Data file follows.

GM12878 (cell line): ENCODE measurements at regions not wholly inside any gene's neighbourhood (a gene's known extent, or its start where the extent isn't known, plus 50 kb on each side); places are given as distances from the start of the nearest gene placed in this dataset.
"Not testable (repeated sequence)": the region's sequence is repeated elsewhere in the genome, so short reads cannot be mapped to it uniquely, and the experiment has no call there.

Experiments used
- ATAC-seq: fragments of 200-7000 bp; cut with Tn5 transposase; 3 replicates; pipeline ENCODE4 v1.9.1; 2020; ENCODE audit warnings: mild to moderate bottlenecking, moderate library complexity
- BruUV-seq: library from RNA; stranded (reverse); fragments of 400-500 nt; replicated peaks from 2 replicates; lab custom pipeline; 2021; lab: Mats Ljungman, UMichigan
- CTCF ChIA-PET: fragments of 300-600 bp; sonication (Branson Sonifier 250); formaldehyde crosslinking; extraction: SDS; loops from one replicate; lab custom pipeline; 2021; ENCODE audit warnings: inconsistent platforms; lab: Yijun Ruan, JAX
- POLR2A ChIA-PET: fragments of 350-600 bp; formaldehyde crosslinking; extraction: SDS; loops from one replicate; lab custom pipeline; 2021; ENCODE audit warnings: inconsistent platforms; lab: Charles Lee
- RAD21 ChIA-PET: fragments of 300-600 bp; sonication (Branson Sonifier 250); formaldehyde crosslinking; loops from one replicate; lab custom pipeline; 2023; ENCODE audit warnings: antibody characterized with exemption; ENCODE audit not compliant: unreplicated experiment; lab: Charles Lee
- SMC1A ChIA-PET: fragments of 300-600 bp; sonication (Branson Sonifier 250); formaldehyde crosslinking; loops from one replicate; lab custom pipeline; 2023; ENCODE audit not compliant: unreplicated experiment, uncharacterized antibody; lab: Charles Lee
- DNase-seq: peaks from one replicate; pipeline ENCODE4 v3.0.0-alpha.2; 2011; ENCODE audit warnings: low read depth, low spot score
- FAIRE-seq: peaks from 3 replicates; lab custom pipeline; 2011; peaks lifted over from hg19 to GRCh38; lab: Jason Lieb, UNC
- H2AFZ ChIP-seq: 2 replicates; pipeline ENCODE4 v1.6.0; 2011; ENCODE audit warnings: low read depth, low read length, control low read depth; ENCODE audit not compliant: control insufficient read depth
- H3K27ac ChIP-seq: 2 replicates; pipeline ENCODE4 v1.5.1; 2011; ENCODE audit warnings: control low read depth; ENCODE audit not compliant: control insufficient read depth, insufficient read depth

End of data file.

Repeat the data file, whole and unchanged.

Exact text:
GM12878 (cell line): ENCODE measurements at regions not wholly inside any gene's neighbourhood (a gene's known extent, or its start where the extent isn't known, plus 50 kb on each side); places are given as distances from the start of the nearest gene placed in this dataset.
"Not testable (repeated sequence)": the region's sequence is repeated elsewhere in the genome, so short reads cannot be mapped to it uniquely, and the experiment has no call there.

Experiments used
- ATAC-seq: fragments of 200-7000 bp; cut with Tn5 transposase; 3 replicates; pipeline ENCODE4 v1.9.1; 2020; ENCODE audit warnings: mild to moderate bottlenecking, moderate library complexity
- BruUV-seq: library from RNA; stranded (reverse); fragments of 400-500 nt; replicated peaks from 2 replicates; lab custom pipeline; 2021; lab: Mats Ljungman, UMichigan
- CTCF ChIA-PET: fragments of 300-600 bp; sonication (Branson Sonifier 250); formaldehyde crosslinking; extraction: SDS; loops from one replicate; lab custom pipeline; 2021; ENCODE audit warnings: inconsistent platforms; lab: Yijun Ruan, JAX
- POLR2A ChIA-PET: fragments of 350-600 bp; formaldehyde crosslinking; extraction: SDS; loops from one replicate; lab custom pipeline; 2021; ENCODE audit warnings: inconsistent platforms; lab: Charles Lee
- RAD21 ChIA-PET: fragments of 300-600 bp; sonication (Branson Sonifier 250); formaldehyde crosslinking; loops from one replicate; lab custom pipeline; 2023; ENCODE audit warnings: antibody characterized with exemption; ENCODE audit not compliant: unreplicated experiment; lab: Charles Lee
- SMC1A ChIA-PET: fragments of 300-600 bp; sonication (Branson Sonifier 250); formaldehyde crosslinking; loops from one replicate; lab custom pipeline; 2023; ENCODE audit not compliant: unreplicated experiment, uncharacterized antibody; lab: Charles Lee
- DNase-seq: peaks from one replicate; pipeline ENCODE4 v3.0.0-alpha.2; 2011; ENCODE audit warnings: low read depth, low spot score
- FAIRE-seq: peaks from 3 replicates; lab custom pipeline; 2011; peaks lifted over from hg19 to GRCh38; lab: Jason Lieb, UNC
- H2AFZ ChIP-seq: 2 replicates; pipeline ENCODE4 v1.6.0; 2011; ENCODE audit warnings: low read depth, low read length, control low read depth; ENCODE audit not compliant: control insufficient read depth
- H3K27ac ChIP-seq: 2 replicates; pipeline ENCODE4 v1.5.1; 2011; ENCODE audit warnings: control low read depth; ENCODE audit not compliant: control insufficient read depth, insufficient read depth